failure, reorganised combat units, begun digging in defensive positions north
of Kharkiv & conducted additional strategic missile strikes across Ukraine.
The focus of Russian forces at present
is eastern Ukraine, and in particular, securing the Donbas region. Compared to
the grand aspirations of Putin in the war’s early days, this is a relatively
modest target. And despite scaling back its goals, the Russian military is
still struggling to make significant progress in the face of the dogged defence
of the Ukrainians, and the massive inflow of western military aid. Thousands of
Russians soldiers have been killed or wounded, and hundreds of armoured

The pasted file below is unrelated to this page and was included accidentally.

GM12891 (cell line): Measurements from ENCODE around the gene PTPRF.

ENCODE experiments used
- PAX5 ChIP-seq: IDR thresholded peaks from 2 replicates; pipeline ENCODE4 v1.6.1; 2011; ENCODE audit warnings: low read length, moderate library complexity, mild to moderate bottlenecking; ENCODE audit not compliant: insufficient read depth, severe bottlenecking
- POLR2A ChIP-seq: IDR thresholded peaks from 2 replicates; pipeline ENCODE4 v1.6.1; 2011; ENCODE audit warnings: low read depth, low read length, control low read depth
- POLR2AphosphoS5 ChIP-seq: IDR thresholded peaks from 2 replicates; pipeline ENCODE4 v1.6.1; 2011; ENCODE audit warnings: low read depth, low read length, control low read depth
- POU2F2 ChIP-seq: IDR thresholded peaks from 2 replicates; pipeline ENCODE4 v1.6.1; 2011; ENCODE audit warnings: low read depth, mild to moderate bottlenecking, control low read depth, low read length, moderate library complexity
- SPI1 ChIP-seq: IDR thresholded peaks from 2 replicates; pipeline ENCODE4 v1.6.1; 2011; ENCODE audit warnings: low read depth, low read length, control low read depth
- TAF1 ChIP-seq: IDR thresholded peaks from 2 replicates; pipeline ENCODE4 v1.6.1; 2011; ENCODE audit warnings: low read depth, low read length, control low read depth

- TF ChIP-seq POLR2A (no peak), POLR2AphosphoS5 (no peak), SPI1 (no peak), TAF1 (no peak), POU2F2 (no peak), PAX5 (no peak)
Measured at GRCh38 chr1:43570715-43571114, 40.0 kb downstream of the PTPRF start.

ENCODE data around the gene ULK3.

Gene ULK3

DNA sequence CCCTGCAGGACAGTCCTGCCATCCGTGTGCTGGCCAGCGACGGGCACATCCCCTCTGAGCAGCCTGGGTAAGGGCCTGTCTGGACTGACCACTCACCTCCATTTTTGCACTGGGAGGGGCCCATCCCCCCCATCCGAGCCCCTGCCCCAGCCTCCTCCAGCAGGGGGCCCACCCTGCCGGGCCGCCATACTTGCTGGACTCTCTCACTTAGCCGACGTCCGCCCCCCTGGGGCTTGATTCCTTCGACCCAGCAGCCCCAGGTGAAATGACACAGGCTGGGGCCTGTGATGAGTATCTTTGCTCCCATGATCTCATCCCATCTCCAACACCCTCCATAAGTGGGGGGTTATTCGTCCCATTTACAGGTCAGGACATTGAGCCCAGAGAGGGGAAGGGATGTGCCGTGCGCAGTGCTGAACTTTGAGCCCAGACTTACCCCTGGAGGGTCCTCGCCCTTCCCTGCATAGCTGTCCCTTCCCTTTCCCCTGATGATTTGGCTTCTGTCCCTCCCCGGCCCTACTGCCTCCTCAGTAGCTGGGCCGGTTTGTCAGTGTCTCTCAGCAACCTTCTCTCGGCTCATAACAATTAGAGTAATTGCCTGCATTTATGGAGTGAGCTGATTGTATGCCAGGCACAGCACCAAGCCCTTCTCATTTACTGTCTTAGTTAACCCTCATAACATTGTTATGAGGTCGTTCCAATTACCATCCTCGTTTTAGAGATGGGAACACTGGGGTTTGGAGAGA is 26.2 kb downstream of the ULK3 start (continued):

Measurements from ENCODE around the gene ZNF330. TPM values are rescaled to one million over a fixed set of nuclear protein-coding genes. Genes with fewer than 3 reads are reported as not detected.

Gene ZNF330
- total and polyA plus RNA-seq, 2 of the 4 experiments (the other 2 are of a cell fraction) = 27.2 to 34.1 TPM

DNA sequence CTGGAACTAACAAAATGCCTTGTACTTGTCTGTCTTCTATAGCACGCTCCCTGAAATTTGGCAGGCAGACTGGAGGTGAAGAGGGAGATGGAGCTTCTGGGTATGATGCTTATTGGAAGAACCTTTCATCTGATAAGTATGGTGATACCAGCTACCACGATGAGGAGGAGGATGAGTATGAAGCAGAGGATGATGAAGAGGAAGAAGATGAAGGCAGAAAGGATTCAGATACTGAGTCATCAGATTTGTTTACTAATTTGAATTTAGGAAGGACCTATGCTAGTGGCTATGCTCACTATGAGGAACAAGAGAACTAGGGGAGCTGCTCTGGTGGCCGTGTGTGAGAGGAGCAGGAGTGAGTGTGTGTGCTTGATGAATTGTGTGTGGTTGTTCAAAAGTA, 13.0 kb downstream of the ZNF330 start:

vehicles destroyed in the east of the country. For all this effort, the
Russians have gained little additional territory in the past month.
It is possible, to support their
offensive in the east, the Russians may launch attacks in the Zaporizhia and
Kherson regions. But,
given the scale of the Ukrainian military mobilisation, the amount of western
aid, and the demonstrated inability of the Russians to competently undertake
large scale operations, this too is unlikely to result in significant
breakthroughs. For this reason, it is likely the Russian capacity to continue
its offensive operations in Ukraine is close to reaching its high-water mark.
The Ukrainians have corroded the physical, moral and
intellectual capacity of the Russian military in Ukraine. The Russian
President and military high command will continue to demand advances, but at
some point in the next month or two, any capacity of the Russians to do so will
be at an end. Too many of